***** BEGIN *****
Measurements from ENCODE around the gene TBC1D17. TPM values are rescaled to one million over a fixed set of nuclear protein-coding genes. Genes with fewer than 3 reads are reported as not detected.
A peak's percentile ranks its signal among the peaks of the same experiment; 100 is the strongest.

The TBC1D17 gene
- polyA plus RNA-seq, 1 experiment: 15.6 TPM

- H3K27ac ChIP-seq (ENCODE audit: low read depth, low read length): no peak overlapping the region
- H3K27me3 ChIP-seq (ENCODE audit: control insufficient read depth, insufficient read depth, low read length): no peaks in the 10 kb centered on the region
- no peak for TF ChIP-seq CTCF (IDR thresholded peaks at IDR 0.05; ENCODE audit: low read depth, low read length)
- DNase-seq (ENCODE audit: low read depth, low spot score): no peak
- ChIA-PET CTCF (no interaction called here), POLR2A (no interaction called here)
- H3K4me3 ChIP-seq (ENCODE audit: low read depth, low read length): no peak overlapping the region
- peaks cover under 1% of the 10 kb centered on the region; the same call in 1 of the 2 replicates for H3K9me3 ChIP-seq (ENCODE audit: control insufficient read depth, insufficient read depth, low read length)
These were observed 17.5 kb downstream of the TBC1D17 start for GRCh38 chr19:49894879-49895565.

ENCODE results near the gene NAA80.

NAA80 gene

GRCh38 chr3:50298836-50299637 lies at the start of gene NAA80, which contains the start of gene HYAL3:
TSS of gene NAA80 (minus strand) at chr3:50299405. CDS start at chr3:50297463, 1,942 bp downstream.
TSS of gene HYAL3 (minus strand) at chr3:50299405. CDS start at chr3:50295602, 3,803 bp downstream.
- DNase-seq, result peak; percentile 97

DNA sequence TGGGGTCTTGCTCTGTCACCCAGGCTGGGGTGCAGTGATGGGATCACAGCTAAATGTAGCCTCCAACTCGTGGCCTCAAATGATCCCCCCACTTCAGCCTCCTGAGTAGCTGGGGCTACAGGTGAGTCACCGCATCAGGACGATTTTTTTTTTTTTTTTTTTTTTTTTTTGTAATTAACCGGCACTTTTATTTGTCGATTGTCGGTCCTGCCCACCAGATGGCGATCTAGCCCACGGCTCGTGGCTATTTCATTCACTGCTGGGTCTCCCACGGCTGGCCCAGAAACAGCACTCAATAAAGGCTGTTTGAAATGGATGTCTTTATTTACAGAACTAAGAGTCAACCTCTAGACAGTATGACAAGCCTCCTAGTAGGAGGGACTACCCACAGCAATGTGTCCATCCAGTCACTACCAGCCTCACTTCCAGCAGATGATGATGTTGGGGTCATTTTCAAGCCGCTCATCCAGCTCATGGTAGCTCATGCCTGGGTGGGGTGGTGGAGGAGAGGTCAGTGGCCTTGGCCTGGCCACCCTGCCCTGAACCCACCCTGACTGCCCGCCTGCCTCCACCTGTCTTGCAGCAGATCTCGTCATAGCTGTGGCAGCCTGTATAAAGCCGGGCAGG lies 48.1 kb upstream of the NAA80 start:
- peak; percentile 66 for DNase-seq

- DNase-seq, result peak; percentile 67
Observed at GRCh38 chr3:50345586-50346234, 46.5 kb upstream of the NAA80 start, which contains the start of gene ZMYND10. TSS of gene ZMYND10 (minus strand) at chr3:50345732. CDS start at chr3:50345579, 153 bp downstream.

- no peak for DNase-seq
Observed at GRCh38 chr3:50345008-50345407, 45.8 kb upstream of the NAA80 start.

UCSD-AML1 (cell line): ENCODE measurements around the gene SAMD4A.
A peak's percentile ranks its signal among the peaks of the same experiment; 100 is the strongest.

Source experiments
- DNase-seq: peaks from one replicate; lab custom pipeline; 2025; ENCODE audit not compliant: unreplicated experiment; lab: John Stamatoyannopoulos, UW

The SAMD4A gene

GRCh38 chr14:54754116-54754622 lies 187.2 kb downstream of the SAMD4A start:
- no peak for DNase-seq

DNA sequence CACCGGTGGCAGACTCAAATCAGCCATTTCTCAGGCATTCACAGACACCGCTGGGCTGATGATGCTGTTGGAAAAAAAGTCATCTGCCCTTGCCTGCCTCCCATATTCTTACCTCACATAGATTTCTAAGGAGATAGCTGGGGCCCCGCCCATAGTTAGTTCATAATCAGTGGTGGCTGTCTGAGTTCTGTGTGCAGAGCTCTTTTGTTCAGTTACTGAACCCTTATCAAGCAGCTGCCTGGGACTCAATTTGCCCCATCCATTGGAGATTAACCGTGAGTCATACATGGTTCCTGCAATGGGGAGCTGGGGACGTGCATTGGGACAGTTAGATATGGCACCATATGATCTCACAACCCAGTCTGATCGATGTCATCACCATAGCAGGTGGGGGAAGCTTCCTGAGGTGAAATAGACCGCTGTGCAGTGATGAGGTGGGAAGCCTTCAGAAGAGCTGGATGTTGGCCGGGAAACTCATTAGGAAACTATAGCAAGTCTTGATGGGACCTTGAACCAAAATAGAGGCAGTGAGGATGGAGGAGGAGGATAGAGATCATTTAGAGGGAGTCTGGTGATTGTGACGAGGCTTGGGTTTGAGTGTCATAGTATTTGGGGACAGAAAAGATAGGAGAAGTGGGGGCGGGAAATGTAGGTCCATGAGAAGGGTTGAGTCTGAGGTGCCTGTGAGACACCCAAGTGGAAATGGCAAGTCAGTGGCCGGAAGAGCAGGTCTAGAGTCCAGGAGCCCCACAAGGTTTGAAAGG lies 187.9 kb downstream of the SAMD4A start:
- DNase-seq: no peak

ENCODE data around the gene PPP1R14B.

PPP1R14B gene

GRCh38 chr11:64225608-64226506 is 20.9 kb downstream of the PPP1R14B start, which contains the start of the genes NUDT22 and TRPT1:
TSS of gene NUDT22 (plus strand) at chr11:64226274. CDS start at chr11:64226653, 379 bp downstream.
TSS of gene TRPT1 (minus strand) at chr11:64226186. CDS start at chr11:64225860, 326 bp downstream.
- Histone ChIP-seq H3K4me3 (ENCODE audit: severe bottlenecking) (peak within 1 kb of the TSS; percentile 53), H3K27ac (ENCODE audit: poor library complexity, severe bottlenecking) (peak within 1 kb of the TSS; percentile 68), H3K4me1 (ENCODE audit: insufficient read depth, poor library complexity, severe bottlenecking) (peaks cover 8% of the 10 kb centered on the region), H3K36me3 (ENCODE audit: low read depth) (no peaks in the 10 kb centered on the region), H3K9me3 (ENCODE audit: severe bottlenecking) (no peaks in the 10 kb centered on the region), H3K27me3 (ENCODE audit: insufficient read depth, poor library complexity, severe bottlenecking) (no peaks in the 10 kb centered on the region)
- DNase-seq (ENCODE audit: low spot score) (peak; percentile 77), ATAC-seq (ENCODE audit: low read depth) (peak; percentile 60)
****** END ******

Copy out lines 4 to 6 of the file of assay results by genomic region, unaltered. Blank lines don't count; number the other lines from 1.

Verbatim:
- polyA plus RNA-seq, 1 experiment: 15.6 TPM

- H3K27ac ChIP-seq (ENCODE audit: low read depth, low read length): no peak overlapping the region
- H3K27me3 ChIP-seq (ENCODE audit: control insufficient read depth, insufficient read depth, low read length): no peaks in the 10 kb centered on the region